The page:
These are the most important policies:
- Bullying Prevention Policy and Bullying Prevention Guidelines
- Discrimination, Harassment, Vilifiction and Victimisation Prevention Policy
- IT Acceptable Use of Resources Policy
- Research Code of Practice (for students undertaking research)
- Research Ethics Policy (for students undertaking research)
- Respect and Inclusion in Learning and Working Policy
- Sexual Harassment Prevention Policy
- Student Code of Conduct
- Student Misconduct Rule
- Work Health and Safety Policy
- Zero Tolerance to Bastardisation (Motting and Hazing) Policy
How do I know if I have committed misconduct?
Descriptions and examples of misconduct are included in the Student Misconduct Rule, as well as other related polices that cover misconduct, as listed above.
It is your responsibility to know and understand what misconduct is and it is in your interests to make yourself familiar, particularly with plagiarism and class collaboration. University staff have various strategies to try to detect and discourage students from committing misconduct, particularly cheating in exams, plagiarism and submitting work purchased online.
If you find that you are struggling academically, it is very important that you seek help and guidance from your Unit Coordinator as early as possible. Your Unit Coordinator is there to help you find strategies or resources to help you do your best academically.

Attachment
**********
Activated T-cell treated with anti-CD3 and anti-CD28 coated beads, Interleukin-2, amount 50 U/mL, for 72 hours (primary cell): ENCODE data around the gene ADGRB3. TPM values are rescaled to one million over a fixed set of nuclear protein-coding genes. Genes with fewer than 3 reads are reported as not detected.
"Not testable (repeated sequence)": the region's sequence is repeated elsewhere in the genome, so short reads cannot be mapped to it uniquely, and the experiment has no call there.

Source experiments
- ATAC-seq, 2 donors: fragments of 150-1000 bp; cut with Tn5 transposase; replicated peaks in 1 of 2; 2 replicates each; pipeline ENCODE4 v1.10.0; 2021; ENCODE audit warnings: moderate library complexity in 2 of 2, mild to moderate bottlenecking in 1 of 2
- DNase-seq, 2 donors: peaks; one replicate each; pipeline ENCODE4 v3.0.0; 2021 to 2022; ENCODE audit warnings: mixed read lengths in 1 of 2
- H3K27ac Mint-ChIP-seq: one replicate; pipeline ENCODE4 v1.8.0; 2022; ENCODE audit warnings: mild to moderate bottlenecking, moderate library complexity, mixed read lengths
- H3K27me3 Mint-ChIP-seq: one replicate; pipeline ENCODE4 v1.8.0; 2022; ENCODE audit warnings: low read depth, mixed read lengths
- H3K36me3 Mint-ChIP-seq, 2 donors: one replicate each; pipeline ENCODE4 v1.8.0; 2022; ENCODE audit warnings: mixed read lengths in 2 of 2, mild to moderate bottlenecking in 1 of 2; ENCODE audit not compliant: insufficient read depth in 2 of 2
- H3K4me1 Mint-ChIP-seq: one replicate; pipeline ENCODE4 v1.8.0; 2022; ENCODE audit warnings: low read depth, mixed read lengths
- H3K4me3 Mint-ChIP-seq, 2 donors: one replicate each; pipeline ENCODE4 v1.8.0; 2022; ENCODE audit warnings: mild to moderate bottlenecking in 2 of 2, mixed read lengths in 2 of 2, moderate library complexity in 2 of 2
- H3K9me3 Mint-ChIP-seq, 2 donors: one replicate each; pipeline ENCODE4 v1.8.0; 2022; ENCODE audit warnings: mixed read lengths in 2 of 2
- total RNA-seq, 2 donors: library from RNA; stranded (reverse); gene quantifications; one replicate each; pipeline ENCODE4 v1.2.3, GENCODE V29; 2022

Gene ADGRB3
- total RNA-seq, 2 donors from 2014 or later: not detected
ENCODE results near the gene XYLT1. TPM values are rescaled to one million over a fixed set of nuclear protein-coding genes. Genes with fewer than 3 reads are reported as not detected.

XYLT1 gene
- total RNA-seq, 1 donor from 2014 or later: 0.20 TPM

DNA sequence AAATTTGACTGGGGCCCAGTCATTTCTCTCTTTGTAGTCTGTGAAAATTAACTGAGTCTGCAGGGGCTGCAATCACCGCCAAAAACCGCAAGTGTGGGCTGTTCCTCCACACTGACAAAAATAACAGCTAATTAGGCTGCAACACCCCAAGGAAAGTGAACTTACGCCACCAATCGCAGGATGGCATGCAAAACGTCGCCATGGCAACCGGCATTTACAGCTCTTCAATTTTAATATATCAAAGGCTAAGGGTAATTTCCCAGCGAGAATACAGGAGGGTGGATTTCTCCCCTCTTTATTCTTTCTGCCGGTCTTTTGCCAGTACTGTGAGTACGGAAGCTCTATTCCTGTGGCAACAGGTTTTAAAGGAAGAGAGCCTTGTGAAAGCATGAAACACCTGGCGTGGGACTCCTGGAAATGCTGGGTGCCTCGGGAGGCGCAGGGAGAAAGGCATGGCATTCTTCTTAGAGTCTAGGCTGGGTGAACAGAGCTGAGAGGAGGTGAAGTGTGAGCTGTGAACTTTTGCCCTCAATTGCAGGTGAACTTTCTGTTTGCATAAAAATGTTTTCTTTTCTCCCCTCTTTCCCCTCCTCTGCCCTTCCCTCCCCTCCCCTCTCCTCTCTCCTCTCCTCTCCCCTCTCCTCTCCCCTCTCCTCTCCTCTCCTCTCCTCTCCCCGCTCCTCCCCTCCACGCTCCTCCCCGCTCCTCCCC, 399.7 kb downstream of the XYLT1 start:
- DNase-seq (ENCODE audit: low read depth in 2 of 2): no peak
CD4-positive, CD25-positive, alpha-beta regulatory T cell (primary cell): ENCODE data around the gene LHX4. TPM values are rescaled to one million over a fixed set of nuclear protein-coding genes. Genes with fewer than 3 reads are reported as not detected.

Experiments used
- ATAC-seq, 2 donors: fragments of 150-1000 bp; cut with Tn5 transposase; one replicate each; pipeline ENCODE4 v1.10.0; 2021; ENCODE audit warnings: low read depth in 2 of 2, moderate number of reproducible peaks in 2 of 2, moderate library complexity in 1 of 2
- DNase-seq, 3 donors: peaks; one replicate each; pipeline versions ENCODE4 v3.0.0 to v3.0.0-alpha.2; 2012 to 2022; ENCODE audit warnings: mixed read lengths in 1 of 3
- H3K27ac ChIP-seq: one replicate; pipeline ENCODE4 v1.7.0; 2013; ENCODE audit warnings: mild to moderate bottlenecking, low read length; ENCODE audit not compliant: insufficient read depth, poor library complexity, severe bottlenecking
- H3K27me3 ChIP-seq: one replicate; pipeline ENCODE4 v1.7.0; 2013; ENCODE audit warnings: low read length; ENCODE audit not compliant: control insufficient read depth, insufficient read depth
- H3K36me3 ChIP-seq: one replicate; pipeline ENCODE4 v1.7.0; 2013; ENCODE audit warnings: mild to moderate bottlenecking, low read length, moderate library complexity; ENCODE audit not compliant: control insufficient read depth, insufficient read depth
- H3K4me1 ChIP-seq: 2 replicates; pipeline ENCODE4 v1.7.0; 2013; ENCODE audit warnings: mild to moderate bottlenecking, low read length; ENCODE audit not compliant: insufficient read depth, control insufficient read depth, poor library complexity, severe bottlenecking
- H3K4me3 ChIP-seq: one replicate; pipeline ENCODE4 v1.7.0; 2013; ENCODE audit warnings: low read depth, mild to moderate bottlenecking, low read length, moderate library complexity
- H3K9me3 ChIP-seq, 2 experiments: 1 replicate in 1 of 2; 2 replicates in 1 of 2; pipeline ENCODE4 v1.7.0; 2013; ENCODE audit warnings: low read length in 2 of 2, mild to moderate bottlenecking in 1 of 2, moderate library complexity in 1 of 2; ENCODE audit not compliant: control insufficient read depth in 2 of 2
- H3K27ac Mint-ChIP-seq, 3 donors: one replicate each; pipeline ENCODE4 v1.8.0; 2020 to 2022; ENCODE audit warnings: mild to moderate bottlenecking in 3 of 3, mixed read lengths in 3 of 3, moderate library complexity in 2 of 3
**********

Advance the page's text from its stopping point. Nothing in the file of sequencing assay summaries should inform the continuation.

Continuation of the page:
What does it mean for my future studies or professional career if I am found guilty of misconduct?
Depending on its seriousness, and whether it is a single incident, it may not affect your future studies or career. However, it will be recorded on your student file, which is a permanent record. Also, if you're studying a professional degree (XLSX, 51.42 KB) (opens in a new window) you may be required to disclose the misconduct, or the University may be required by law to report it. It is your responsibility to ensure that you understand the requirements of your professional body. The University takes no responsibility for the consequences arising out of a failure to disclose any finding of misconduct.
How do I report misconduct?
If you think another student has committed misconduct, please report it to your Unit Coordinator as soon as you can. If the misconduct involves a criminal-type offence (eg, stealing or assault), please contact Campus Safety and Security on 1300 737 003 as soon as you can.
Please note that you will probably be asked to provide an account of what you saw or heard to assist the University in dealing with the matter.
What do I do if I am accused of misconduct?